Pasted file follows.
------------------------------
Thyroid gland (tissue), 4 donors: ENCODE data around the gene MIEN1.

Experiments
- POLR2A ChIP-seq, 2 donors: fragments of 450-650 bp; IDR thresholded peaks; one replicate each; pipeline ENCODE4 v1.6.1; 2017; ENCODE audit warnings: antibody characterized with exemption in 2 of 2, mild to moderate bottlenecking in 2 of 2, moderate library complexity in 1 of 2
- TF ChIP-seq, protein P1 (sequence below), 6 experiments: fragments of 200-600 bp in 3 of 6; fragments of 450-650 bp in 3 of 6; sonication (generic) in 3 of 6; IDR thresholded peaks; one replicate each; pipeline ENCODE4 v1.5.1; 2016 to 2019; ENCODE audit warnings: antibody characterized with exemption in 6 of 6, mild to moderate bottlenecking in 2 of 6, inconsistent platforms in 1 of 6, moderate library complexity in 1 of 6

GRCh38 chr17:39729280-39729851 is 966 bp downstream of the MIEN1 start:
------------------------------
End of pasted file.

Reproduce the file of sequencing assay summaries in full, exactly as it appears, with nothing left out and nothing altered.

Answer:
Thyroid gland (tissue), 4 donors: ENCODE data around the gene MIEN1.

Experiments
- POLR2A ChIP-seq, 2 donors: fragments of 450-650 bp; IDR thresholded peaks; one replicate each; pipeline ENCODE4 v1.6.1; 2017; ENCODE audit warnings: antibody characterized with exemption in 2 of 2, mild to moderate bottlenecking in 2 of 2, moderate library complexity in 1 of 2
- TF ChIP-seq, protein P1 (sequence below), 6 experiments: fragments of 200-600 bp in 3 of 6; fragments of 450-650 bp in 3 of 6; sonication (generic) in 3 of 6; IDR thresholded peaks; one replicate each; pipeline ENCODE4 v1.5.1; 2016 to 2019; ENCODE audit warnings: antibody characterized with exemption in 6 of 6, mild to moderate bottlenecking in 2 of 6, inconsistent platforms in 1 of 6, moderate library complexity in 1 of 6

GRCh38 chr17:39729280-39729851 is 966 bp downstream of the MIEN1 start: